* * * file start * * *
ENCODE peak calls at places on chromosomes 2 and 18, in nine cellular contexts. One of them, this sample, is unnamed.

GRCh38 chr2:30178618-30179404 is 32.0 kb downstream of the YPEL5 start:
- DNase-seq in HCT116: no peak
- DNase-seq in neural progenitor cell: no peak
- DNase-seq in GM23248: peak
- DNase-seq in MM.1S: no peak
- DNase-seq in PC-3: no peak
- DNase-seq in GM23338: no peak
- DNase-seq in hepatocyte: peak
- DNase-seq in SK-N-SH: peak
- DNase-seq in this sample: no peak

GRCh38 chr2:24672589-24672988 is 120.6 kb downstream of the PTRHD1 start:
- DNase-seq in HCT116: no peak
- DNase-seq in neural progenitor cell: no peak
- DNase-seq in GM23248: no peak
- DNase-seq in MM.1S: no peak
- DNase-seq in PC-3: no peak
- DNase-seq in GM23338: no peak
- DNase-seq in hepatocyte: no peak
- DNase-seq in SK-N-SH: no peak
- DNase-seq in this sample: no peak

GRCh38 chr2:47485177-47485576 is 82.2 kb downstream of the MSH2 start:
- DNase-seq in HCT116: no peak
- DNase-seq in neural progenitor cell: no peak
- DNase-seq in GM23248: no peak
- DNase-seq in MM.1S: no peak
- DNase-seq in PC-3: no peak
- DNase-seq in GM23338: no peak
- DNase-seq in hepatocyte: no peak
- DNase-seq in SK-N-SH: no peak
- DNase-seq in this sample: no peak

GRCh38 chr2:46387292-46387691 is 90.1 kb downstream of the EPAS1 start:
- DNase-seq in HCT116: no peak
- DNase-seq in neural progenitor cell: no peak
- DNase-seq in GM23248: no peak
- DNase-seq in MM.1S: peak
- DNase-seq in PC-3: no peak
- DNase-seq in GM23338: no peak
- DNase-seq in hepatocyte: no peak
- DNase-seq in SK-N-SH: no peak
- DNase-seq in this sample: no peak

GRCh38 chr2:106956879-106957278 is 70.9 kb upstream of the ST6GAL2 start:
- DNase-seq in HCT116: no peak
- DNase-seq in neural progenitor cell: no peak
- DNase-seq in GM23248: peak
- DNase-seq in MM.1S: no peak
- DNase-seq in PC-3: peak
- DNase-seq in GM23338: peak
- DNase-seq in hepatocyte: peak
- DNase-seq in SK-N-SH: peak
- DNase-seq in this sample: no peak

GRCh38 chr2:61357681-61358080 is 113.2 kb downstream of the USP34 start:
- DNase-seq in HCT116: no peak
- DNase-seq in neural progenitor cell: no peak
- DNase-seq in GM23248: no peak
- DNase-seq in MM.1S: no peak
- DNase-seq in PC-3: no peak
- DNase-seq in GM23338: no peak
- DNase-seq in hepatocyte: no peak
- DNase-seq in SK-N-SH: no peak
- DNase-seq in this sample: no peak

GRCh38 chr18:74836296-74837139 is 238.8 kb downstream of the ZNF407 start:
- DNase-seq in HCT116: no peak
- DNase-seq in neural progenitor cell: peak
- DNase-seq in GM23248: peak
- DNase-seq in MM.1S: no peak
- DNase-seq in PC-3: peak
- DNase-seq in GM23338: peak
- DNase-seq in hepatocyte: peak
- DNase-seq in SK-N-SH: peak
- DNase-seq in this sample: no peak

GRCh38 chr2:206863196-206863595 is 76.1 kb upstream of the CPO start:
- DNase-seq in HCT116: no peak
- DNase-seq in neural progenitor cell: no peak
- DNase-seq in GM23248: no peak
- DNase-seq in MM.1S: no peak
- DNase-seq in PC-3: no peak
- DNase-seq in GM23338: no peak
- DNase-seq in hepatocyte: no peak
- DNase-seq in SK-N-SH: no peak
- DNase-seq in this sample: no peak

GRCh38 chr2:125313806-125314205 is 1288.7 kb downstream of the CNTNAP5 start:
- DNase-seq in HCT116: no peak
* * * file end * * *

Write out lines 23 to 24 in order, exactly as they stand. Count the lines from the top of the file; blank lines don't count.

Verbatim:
- DNase-seq in HCT116: no peak
- DNase-seq in neural progenitor cell: no peak